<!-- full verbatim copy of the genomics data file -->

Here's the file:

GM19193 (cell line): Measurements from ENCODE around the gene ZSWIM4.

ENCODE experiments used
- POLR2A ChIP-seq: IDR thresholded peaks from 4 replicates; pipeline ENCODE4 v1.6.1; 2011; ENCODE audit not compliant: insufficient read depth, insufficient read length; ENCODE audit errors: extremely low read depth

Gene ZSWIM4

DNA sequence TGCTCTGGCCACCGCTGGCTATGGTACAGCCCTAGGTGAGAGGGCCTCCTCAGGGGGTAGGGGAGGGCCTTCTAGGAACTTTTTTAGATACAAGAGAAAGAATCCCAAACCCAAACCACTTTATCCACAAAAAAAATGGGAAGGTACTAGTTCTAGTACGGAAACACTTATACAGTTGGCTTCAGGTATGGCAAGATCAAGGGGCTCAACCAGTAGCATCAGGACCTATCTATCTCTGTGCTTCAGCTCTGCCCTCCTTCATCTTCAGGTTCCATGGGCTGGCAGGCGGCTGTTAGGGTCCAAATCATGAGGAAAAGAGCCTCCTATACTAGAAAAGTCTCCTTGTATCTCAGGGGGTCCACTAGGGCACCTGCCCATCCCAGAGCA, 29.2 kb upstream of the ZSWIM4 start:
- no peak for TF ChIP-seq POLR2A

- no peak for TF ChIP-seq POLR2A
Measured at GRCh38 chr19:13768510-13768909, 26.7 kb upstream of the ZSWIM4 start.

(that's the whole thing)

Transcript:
GM19193 (cell line): Measurements from ENCODE around the gene ZSWIM4.

ENCODE experiments used
- POLR2A ChIP-seq: IDR thresholded peaks from 4 replicates; pipeline ENCODE4 v1.6.1; 2011; ENCODE audit not compliant: insufficient read depth, insufficient read length; ENCODE audit errors: extremely low read depth

Gene ZSWIM4

DNA sequence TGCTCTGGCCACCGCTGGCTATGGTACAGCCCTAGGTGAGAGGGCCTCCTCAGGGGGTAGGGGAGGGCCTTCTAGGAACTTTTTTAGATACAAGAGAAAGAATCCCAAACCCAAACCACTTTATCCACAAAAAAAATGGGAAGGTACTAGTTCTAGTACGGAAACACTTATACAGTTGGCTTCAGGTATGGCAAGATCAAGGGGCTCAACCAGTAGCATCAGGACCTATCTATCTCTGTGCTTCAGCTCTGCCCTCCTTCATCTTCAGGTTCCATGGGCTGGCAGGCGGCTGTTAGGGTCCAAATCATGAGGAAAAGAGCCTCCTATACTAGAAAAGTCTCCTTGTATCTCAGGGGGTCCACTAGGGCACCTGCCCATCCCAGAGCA, 29.2 kb upstream of the ZSWIM4 start:
- no peak for TF ChIP-seq POLR2A

- no peak for TF ChIP-seq POLR2A
Measured at GRCh38 chr19:13768510-13768909, 26.7 kb upstream of the ZSWIM4 start.